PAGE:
While paying less than your full balance may save you money this month, it costs you more in the long run.
If you pay the credit card minimum payment, you wont have to pay a late fee. But youll still have to pay interest on the balance you didnt pay.
And credit card interest rates run high: According to December 2020 data from CreditCards.com, the national average credit card APR was 16.05%. If you continue to make minimum payments, the compounding interest can make it difficult to pay off your credit card debt.
Sherry says, Youll pay more interest the longer you make minimum payments because your balance is still subject to finance charges until its paid off.
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Does Making Minimum Payments Affect My Credit Report And Score
When it comes to credit scores, each of the major credit bureausâEquifaxÂ®, ExperianÂ® and TransunionÂ®âhas its own scoring model. But the more on-time payments you make, the better thatâs likely to be for your credit scoreâno matter the scoring model.
Something else to consider: If youâre making only minimum payments, it may take longer to lower your balance and âhow much of your available credit youâre using. And your credit utilization ratio is an important factor in determining your credit score. The lower your credit utilization ratio, the better.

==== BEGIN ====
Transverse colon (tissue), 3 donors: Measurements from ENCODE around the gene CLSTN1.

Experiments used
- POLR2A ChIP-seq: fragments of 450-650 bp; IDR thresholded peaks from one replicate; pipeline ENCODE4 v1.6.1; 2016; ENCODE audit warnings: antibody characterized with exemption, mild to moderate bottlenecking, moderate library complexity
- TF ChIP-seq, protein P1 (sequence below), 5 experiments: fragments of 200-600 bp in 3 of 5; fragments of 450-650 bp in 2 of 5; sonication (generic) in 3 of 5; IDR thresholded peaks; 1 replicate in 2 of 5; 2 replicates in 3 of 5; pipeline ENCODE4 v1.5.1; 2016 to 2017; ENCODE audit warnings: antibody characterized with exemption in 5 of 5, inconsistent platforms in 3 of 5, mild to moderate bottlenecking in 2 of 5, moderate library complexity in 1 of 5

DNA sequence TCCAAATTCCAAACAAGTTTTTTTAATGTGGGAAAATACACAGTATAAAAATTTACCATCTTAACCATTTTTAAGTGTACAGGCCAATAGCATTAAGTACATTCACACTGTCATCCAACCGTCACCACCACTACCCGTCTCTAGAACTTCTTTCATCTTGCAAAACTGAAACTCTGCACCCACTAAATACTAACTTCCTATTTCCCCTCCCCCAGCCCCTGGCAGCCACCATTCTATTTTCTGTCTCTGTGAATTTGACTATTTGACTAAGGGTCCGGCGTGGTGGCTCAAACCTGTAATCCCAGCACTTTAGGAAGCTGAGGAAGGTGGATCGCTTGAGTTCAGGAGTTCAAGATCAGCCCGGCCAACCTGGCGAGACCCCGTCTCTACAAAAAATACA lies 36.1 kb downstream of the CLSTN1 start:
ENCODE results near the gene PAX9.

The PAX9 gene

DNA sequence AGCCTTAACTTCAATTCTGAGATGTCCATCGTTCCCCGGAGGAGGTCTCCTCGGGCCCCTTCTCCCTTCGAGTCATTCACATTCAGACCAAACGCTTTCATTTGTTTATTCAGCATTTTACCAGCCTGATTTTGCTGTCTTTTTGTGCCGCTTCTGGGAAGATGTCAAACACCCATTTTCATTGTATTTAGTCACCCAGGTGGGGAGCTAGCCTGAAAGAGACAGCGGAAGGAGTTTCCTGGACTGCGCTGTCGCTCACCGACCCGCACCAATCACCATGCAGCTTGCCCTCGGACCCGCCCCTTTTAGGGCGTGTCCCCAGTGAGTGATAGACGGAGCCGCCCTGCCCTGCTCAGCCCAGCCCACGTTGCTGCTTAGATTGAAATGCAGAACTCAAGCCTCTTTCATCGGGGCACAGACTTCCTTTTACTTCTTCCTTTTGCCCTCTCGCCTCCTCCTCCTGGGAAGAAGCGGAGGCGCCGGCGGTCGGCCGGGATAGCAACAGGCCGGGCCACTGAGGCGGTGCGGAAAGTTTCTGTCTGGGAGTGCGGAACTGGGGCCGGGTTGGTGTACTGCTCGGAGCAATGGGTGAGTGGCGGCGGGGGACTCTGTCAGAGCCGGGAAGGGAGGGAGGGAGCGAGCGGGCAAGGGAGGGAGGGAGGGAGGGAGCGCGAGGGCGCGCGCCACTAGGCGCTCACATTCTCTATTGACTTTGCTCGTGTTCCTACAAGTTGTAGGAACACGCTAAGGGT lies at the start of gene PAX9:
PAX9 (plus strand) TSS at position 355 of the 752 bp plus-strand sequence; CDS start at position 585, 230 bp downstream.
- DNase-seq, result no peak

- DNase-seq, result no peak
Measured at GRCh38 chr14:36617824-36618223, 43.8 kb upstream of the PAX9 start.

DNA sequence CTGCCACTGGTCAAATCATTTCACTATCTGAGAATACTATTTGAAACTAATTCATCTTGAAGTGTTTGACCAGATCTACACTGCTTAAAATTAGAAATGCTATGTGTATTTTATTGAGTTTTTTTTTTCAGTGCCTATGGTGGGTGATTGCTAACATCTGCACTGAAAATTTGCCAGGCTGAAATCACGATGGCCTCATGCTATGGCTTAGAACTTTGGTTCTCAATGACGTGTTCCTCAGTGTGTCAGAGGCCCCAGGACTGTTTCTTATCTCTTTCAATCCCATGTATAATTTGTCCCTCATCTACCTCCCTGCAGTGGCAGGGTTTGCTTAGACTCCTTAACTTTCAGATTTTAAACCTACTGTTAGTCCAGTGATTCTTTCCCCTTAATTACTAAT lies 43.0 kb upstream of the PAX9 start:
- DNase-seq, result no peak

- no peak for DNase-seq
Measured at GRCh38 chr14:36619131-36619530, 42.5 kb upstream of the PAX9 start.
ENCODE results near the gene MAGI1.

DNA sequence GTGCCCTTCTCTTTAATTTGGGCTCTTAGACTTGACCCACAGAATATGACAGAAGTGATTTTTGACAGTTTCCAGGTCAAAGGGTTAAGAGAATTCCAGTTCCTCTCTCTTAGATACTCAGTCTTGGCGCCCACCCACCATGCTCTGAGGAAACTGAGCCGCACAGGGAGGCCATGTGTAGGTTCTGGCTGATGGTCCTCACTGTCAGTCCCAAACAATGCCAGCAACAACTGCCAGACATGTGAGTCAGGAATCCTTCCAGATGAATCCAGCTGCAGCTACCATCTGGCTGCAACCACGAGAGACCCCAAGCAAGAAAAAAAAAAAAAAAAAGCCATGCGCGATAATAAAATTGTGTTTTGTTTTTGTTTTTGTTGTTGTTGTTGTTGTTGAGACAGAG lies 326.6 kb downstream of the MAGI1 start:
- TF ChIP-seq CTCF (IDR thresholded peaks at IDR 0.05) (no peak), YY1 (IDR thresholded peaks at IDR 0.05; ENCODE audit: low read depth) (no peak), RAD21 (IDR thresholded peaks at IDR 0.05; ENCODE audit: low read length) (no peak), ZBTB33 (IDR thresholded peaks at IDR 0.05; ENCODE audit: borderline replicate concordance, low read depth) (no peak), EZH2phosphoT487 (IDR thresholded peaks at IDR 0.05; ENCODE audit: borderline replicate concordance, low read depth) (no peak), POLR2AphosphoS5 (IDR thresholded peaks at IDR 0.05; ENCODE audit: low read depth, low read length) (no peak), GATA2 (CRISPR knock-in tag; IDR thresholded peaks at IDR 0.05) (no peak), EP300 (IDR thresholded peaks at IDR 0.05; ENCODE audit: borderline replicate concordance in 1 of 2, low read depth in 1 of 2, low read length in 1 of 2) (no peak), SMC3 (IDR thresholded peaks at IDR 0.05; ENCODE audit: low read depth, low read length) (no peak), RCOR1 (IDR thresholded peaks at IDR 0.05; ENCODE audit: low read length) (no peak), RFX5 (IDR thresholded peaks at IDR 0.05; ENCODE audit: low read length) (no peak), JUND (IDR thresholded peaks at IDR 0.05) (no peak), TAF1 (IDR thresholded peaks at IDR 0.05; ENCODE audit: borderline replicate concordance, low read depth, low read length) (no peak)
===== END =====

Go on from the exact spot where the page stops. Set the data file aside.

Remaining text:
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How Is A Minimum Payment Calculated
Your minimum payment is calculated as a small percentage of your total credit card balance or at fixed dollar value whichever is greater. If your credit card balance is $1,000 or more, your minimum payment will likely be around 2% of your total balance. On the other hand, if you owe less money, youll probably be charged a flat fee around $20.
Heres A Guide On How To Reduce Interest On A Credit Card
However, credit cards donât come without costs and mandatory fees. And, if you misuse them, you can face multiple â and expensive â repercussions. One of these repercussions is higher interest rates.
Continue reading to understand what credit card interest rates are, how theyâre calculated, what a good interest rate looks like, as well as to learn how to reduce or maintain lower interest rates.
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How Paying More Than Your Minimum Monthly Amount Benefits You
Because minimum payments are usually calculated as a percentage of what youve borrowed but not yet repaid, they get smaller as you get closer to paying off what you owe. This means it can take a long time to clear your balance.
For example, on a card with 19.9% annual interest rate, the minimum payment in the first month on a balance of £3,000 would be around £75 .
However, in the last few months it would only be a few pounds. Just because the minimum payments are small doesnt mean you should consider clearing your balance less urgent though.
For example, in this case clearing the total balance and interest would take 27 years and 8 months, and cost you £4,376 in interest. However, paying a fixed amount of £75 per month would clear the balance in 5 years and 3 months, and cost just £1,662 in interest.